Whether you’re in the position of looking at your options once more after unexpected A-level results – or are simply keen to experience a bit more of the world before plunging back into academia, a gap year before university could be something to consider.
The secret is to make it count. For Charlie Cunningham, senior careers consultant at the University of Warwick, knowledge is power. “Talk to those who have done gap years, read blogs and accounts of how they approached it and find out what worked for them,” he advises.
Once you’ve made your decision, be ready for the possibility that your year-off experiences may in themselves change your career aspirations. “A gap year gives you the time to learn more about who you are,” says Anna Elkin, 18, currently undertaking a mixture of travel, work experience and volunteering.
“At school, it is incredibly easy to go with the crowd and follow a career path that you have been pushed toward. When you take a gap year, you learn so much more about what truly satisfies you in life. And knowing this is fundamental in deciding on a career.”
This has certainly been the case for Elkin, who has changed her future course entirely as a result of her year out. “I originally thought I wanted to study biology and enterprise at the University of Leeds and pursue a business-focused career,” she says.
“However, after all my experiences this year, I have realised I take true satisfaction in helping others.” Elkin is now looking to undertake a medical degree when she returns to education in September.
While the gap-year cliché might involve foreign travel and ‘finding yourself ’, more students like Elkin are fitting work experience in, too. Cunningham says, “These days, many employers are offering formal paid internship programmes to school leavers after A levels.”
If you want something more than just work experience, you could even look at a one-year apprenticeship in a field that interests you – time enough to be rewarded with a knowledge based qualification such as a BTEC diploma and certificate for your efforts, which can attract UCAS points if you are thinking of going to university or on to higher education – although it is important to check whether your university of choice will accept them first. Check out the GOV.UK website for information.
For 19-year-old Baht-Ammi Francis, gap-year decisions had to be made swiftly when A-level-results day didn’t go as she planned. “I was intending to go straight to university, but when I missed my grades for Cambridge last summer, I had to do some serious thinking. My gap year was a spur of the moment decision.”
If you find yourself in a similar position to Francis, there’s always the option of using your year out to retake A levels – or, if you are wavering over your degree choice, to do a foundation year, which could qualify you to follow a different degree route.
You could also take the opportunity to tie your time to your future career aspirations in more holistic ways. “I’m currently working as an au pair in France in the hope of becoming fluent, opening up job opportunities and the possibility of international roles in the future,” says Francis.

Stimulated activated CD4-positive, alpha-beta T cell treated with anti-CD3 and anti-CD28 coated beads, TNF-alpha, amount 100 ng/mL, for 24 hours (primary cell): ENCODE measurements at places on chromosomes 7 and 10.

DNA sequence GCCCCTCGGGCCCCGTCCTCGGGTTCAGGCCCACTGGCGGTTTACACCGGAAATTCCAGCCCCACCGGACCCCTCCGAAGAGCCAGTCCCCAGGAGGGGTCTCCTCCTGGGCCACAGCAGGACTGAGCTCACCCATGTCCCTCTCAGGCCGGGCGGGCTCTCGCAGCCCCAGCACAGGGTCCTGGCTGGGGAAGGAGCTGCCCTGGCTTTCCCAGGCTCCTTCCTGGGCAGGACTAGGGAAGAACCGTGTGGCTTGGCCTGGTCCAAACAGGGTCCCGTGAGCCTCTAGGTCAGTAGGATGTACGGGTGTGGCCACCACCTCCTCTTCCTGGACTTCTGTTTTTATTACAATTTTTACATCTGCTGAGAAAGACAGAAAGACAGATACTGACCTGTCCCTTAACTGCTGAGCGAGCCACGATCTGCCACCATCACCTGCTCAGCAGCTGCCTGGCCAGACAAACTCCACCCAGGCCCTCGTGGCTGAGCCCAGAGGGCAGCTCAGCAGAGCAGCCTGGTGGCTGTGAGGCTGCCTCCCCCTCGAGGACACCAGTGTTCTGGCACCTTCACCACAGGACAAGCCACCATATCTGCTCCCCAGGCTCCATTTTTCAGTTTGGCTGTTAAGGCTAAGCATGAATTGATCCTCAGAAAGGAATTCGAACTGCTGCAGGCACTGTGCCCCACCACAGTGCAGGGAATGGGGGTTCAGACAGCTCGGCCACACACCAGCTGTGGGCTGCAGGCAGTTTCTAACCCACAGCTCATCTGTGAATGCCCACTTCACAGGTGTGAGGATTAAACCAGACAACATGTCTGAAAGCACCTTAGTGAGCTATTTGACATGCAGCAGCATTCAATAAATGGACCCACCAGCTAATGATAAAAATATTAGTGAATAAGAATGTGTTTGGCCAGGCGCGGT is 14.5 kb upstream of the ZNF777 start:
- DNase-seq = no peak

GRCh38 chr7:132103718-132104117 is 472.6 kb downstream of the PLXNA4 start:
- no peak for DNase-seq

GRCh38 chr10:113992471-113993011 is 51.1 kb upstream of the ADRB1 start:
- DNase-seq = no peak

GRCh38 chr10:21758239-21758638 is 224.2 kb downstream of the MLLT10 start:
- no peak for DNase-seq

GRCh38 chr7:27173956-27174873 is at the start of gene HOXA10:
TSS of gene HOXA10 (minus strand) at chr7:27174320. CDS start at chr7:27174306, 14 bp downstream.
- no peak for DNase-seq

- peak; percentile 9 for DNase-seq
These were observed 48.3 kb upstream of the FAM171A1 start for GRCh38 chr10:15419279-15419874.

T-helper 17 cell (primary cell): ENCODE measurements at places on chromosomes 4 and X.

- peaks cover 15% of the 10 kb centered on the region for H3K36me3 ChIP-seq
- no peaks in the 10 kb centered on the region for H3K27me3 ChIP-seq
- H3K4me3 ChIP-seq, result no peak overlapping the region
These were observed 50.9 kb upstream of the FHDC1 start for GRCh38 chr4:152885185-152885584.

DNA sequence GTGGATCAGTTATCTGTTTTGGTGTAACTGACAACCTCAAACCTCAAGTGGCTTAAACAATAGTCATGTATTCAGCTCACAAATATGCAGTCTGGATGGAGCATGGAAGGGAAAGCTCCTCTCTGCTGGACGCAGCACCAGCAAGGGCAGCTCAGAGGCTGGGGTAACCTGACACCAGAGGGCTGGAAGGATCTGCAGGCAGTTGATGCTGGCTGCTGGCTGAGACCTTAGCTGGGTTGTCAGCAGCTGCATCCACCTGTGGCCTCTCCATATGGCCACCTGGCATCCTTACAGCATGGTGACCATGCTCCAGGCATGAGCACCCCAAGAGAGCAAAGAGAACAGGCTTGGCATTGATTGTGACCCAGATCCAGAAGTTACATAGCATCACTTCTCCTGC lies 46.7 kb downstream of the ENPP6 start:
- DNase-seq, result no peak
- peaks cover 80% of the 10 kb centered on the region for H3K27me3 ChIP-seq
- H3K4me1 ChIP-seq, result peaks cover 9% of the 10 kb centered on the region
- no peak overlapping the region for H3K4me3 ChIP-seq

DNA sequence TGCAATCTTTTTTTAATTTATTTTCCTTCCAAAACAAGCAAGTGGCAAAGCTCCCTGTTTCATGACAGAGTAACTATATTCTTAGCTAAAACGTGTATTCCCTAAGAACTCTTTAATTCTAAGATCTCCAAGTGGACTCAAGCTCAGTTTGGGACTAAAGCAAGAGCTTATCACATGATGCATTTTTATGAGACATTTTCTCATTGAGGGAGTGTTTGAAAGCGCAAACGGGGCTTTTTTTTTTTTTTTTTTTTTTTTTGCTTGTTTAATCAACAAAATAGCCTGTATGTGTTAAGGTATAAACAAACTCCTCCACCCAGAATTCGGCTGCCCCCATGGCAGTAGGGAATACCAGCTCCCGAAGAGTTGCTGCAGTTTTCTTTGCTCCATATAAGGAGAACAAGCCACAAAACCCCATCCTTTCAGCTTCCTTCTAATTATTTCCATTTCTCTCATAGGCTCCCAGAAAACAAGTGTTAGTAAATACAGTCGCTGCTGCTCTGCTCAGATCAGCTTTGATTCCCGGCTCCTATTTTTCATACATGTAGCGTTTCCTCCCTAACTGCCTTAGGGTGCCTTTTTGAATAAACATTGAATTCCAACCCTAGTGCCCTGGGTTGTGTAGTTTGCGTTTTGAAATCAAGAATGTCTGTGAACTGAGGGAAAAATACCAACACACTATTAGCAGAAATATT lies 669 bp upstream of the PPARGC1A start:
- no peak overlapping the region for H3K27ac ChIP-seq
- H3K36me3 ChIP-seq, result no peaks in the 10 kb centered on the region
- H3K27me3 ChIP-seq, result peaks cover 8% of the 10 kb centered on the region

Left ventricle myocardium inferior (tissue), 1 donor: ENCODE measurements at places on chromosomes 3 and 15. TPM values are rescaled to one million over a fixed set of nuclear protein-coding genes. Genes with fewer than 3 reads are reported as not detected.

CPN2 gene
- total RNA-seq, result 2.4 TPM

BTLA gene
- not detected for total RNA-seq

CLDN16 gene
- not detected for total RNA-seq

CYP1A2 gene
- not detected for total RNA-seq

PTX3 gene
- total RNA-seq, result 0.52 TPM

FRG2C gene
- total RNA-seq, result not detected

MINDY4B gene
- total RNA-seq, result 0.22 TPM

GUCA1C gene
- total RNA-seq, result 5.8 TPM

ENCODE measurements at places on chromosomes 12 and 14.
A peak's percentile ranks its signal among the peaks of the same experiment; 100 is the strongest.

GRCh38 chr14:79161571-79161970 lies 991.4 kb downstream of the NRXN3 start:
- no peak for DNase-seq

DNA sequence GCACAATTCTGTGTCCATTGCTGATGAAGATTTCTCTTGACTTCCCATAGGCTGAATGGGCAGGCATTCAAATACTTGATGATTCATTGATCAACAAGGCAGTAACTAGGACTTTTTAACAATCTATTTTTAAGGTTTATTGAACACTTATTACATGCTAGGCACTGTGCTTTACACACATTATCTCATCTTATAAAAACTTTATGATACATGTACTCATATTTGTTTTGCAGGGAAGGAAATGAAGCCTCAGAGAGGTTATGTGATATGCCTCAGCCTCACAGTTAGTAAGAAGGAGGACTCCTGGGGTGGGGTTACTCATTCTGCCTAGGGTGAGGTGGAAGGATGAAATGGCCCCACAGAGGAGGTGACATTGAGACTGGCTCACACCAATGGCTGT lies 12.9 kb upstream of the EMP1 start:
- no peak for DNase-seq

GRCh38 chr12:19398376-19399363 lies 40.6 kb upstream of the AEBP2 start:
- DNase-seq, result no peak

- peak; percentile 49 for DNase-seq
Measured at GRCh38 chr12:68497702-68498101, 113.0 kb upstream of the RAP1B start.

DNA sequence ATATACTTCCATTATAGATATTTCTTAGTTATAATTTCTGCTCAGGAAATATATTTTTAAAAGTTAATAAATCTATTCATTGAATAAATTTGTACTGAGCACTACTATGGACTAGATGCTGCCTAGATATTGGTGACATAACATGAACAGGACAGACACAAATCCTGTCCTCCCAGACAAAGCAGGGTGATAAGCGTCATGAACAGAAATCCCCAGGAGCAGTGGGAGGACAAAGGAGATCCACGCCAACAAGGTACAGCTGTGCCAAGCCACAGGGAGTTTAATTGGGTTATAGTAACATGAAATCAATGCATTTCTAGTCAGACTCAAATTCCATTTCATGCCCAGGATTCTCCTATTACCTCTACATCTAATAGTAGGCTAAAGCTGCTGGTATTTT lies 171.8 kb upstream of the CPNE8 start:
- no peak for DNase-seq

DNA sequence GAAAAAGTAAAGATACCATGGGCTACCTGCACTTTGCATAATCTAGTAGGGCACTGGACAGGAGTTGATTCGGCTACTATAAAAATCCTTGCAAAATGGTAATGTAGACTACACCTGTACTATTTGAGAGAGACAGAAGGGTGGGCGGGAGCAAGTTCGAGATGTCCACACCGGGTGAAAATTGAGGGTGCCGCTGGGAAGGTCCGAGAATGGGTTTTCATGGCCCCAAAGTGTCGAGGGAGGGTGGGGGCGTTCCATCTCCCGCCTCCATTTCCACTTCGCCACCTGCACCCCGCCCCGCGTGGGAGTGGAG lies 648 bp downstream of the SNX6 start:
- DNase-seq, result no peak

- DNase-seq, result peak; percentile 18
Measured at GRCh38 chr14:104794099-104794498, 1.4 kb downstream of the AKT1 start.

“I feel that universities and employers are looking for more than just academic capacity. I don’t think it is so much the year out they take into account, but the skills and experiences that come from it.”
From an employer’s perspective, Victoria Lawes, director of resourcing at Deloitte, who has responsibility for school and student recruitment, agrees. “Students take gap years for a variety of reasons – a break from education, to travel, to volunteer or follow a passion. They can gain valuable soft skills through all of this – organisation, independence, cultural awareness, plus resilience when it comes to knockbacks or language barriers.”
Lawes believes in the value of trying out the sector you hope to move into by getting a placement or work experience, and although there is no one-size-fits-all approach to a career enhancing gap year, there are some universal pitfalls to avoid. “You have to ensure you are doing something meaningful,” says Lawes. “Nobody wants to hear about a year that’s been wasted or had missed opportunities.” She also suggests that you think about how you can explain and promote your gap year to potential employers when the time comes.
Kay Brown, who works as a job search advisor helping students to consider future career paths at the University of Warwick, agrees: “Think about what you want to gain. Don’t expect a year of ‘chill time’ to answer all your questions about what to do in the future, and don’t expect opportunities to come to you.”
It’s also important, of course, to keep an eye on what’s coming next. “Make sure you build in time to plan for what you intend to do after your gap year,” says Cunningham. “You may need to keep in touch with teachers who can give you references for jobs and university applications. You may need time to put together a personal statement. Also, it’s best to avoid flying back from overseas and hopping on the train to university or a new job the following day.”
Despite the challenges, the best gap years can be life enhancing as well as career enhancing. Francis concludes, “I truly believe everyone should think seriously about taking a gap year – I am now more equipped than ever to make the right decision with regards to my future. Experience the world, volunteer, work and everything else will fit into place!”
Do you have any questions about your A-level results? Whether it's about remarks, retakes or a general 'what if', Hannah Morrish, education community manager at The Student Room is on hand to answer your questions.
Leave them in the comments section of this article from 10am on August 15, and the answer will be published within the article.